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Moody’s hints at move that could be catastrophic for US debt

Moody said Monday that it would consider downgrading its triple-A rating for US Treasury Bonds if Washington continues to pile up record deficits. The move would make it significantly harder for the US to finance its debt by borrowing from other countries.

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Ultimately, a downgraded rating would make borrowing more expensive and threaten the US’s ability to keep spending far more than it takes in from tax revenue, a risk the country can ill afford as it plans to ratchet up spending on everything from unemployment benefits to healthcare to Social Security.

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“If markets perceive US federal debt as more dangerous, the cost of borrowing money rises,” says Wolff. “The federal government presently owes $10.5 trillion. If the cost of borrowing rises, it’s a particularly big deal if you owe a lot of money, like US government.”

It would also exacerbate the US’s current debt, said Pierre Cailleteau, Managing 
Director of Moody's Sovereign Risk Group.

"At the current elevated levels of debt, rising interest rates could quickly compound an already complicated debt equation, with more abrupt rating consequences a possibility," Mr. Cailleteau said in the report.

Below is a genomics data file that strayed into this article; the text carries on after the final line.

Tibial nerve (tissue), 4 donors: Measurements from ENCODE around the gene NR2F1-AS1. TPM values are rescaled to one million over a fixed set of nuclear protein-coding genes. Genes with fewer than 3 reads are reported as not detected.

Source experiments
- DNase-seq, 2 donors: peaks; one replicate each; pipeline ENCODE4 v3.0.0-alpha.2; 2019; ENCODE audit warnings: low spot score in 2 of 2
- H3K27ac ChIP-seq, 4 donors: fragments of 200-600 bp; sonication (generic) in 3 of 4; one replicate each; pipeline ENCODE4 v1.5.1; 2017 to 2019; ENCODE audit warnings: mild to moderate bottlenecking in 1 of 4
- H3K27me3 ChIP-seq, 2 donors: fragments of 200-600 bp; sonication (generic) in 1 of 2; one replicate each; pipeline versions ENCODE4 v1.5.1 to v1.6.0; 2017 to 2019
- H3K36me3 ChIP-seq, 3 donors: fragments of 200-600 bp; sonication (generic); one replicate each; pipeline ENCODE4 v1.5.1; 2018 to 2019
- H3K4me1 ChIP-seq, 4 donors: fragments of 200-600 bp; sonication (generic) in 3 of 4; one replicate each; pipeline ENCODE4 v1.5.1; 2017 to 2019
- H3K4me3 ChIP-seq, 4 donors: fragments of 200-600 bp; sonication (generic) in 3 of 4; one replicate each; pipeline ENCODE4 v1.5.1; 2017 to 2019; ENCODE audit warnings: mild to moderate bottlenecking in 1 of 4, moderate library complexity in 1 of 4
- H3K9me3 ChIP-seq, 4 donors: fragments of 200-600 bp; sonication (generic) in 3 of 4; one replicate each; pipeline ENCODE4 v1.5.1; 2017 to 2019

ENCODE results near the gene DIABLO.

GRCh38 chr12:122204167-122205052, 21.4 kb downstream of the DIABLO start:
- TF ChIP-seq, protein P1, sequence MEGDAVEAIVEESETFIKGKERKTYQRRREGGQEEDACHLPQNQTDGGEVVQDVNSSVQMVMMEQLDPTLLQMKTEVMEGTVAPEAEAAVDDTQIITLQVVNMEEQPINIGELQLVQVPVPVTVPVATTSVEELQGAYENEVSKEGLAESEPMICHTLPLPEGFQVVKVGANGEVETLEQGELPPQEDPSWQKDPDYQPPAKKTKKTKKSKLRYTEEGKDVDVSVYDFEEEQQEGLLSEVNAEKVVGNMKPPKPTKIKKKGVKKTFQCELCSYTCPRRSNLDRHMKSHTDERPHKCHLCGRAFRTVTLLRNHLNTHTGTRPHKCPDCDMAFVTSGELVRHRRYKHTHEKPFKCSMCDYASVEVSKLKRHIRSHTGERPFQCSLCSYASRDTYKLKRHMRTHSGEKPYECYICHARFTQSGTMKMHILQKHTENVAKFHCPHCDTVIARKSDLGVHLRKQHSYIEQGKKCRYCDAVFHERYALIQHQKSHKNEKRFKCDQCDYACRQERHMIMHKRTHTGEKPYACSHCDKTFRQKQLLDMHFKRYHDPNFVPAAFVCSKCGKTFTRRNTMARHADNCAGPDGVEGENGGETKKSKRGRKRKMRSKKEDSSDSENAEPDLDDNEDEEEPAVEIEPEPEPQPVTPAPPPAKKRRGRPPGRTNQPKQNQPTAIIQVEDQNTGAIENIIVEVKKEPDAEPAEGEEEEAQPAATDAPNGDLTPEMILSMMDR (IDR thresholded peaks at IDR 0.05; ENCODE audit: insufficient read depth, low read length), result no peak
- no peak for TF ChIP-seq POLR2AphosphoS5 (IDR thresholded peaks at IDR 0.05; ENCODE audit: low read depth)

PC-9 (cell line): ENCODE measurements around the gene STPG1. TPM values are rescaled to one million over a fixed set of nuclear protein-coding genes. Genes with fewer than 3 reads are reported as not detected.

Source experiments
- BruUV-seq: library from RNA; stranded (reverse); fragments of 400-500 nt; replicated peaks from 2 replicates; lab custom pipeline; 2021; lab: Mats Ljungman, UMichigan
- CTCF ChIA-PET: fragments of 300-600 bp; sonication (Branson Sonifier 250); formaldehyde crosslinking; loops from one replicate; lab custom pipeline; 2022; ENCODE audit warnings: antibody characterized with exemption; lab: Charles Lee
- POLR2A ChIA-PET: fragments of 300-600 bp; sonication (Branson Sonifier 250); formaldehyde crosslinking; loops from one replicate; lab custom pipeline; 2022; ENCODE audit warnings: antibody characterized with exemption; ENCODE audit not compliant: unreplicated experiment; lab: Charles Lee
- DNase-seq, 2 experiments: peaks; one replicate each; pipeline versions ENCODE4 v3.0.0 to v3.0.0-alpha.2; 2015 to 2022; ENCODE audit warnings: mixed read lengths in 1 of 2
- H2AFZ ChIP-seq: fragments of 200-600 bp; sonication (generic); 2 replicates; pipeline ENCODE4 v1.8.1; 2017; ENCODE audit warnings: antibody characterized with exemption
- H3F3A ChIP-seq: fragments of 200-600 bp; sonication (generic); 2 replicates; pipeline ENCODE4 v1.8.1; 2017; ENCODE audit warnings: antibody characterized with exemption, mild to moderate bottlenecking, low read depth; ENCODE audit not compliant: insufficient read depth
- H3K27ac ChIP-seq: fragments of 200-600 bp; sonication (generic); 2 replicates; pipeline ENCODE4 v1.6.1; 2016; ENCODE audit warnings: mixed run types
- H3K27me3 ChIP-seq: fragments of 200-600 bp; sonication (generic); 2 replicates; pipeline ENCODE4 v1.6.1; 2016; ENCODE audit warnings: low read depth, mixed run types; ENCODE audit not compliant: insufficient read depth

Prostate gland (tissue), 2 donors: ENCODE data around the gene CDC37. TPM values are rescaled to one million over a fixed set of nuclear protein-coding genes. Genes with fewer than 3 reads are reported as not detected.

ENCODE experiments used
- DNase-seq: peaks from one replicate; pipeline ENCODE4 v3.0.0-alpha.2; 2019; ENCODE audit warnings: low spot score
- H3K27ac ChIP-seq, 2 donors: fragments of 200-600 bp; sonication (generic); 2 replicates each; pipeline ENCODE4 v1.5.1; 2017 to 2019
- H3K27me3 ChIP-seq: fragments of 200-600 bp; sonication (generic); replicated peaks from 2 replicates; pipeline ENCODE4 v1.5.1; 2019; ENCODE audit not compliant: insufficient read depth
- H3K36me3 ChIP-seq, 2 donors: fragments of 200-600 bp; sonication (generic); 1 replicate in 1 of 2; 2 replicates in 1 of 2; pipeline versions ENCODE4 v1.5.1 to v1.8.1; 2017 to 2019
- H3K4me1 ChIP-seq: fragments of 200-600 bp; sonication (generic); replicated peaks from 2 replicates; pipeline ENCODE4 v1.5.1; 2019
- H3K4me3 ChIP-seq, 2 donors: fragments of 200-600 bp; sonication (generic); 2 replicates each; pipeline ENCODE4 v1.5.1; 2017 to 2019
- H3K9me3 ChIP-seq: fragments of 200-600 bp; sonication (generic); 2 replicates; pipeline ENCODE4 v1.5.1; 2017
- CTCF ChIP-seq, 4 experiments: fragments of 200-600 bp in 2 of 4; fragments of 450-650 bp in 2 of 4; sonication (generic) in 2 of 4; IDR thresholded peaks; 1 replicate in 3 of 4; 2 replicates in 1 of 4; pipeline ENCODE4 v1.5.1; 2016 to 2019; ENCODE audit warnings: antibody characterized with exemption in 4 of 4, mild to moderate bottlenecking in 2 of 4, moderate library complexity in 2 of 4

In it’s report, Moody’s said debt levels in the US were to blame for its threatened economic standing.

“This is a signal to the US government: don’t keep spending like this, we are displeased with it," says Wolff.

A global concern

Similar problems in Europe have triggered this announcement, Wolff adds. “Problems in Portugal, Ireland, Italy, and Greece, have reawakened questions about the quality of sovereign debt,” he says.

The Obama administration estimates US deficit (the difference between how much money a government takes in and how much it spends) will rise to 10.6 percent of GDP this year, the highest level since 1946. Federal debt (money the government owes lenders) will likely reach 64 percent of GDP.

The US can straighten up its balance sheet – for example, raising taxes and cutting spending – to stave off a downgrade, says Moody’s.

“A key issue is whether governments are able and willing to implement such unprecedented adjustments,” said Mr. Cailleteau, in a statement.

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